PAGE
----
There are many misconceptions about strokes that warrant clarification. They range from those who are at greatest risk to be afflicted to their chances of recovery. Let's take a look.
The founding of the modern funeral industry can essentially be traced back to President Abraham Lincoln and his support for embalming the human body after death.
Of course, not all causes and manners of death are within our control. Nor should we be so preoccupied with them that we avoid living. But the National Safety Council's annual report proves to be an interesting read, given a 5.3% increase in preventable-injury-related deaths.
How often do you hear of someone using their spouse's antibiotic from a prior illness? Or, dispensing an Ambien to a colleague or friend? For those practicing medicine without a license in person, or through social media crowdsourcing, the harms can be considerable.
Whether one is sick or well, the end of life tends to have its own unique story and reaction. There can be sudden deaths of less surprise to us than the final act of an unrelenting terminal disease. But why are we almost always a bit surprised to learn of someone's death?
Kentucky just reported its first flu-related death of the season. With last year’s overall hospitalization rates (among all ages) the highest recorded by the CDC surveillance system, it's time to make things less confusing.
Not unlike government or healthcare metrics, the focus on Sen. McCaskill's injury after she received the life-saving Heimlich maneuver is inherently flawed.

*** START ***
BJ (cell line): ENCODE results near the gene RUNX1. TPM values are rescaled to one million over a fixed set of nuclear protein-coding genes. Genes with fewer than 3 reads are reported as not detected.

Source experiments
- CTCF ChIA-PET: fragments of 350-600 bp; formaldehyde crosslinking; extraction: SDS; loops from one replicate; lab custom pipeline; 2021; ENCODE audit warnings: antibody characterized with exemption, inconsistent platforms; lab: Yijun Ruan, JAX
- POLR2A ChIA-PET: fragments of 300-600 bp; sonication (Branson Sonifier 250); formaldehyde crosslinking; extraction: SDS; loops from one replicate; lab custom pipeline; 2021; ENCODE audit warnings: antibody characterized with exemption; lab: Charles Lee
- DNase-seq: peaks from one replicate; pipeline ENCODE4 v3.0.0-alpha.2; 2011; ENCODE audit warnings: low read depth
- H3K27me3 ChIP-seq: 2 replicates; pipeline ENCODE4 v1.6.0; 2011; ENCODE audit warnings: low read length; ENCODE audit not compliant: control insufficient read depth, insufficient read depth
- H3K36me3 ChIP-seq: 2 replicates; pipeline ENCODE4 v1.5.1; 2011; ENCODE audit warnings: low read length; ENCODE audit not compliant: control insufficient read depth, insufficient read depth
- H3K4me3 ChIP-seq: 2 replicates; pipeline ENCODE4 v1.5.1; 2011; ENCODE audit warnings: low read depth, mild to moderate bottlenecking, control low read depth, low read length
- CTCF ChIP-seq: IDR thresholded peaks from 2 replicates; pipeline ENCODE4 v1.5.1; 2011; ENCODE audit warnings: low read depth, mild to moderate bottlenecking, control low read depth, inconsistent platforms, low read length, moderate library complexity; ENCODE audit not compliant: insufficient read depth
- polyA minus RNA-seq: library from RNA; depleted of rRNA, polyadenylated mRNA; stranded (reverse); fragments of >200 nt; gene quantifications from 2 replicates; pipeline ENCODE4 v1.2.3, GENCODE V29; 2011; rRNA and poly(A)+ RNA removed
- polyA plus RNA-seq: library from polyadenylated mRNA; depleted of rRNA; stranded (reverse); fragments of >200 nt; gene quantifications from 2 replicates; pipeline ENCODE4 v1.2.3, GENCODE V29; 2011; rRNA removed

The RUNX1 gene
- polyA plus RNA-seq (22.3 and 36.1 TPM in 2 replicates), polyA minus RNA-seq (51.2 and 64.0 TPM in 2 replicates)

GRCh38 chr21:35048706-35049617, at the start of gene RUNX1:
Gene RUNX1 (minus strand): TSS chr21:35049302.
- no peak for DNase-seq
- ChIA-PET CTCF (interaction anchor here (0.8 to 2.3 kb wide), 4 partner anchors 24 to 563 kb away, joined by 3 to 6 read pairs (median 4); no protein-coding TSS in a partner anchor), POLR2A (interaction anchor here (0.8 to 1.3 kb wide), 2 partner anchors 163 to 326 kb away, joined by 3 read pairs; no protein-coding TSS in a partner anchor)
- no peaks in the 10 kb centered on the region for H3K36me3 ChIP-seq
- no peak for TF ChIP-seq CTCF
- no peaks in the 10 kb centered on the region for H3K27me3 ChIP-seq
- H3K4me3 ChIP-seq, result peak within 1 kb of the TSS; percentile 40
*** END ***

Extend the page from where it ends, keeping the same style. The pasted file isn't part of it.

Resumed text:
The recent self-death by 104-year old scientist David Goodall brings to the fore a key question: Whether to deem deterioration from advanced aging – beyond having an incurable disease – as another reasonable consideration for euthanasia.
K2, a dangerous synthetic cannabinoid product – also known as spice, synthetic marijuana, legal weed or fake weed – is wreaking havoc in Illinois and hospitalizing dozens. In Illinois, synthetic cannabinoids have killed two and hospitalized fifty-six for extreme bleeding. This toll is expected to rise. Believing they are like "pot" or "marijuana" is the public's first mistake.
The weekly report from the Centers for Disease Control and Prevention on the dead and dying is morbidly fascinating. In both men and women, heart disease and cancer are #1 and #2 killers, respectively. However, everything changes after that.
We all have to die. Those of us who process that reality ahead of time might be lucky enough to have a small say over the time and location of our unavoidable demise. And in the process, we may help society as a whole come to terms with death. That is why we applaud the increase in deaths that are occurring at hospices.
Why would someone want to expose themself to serious injury or death just for a few thrill-inducing minutes jumping off a bridge and bouncing around uncontrollably? Yes, we've all heard the catch-all justification: "It's exhilarating -- and it makes me feel alive." Here's a closer look at the health consequences of this edge-of the-envelope activity. On its face it seems quite risky, but how risky is it? Maybe not as much as you think.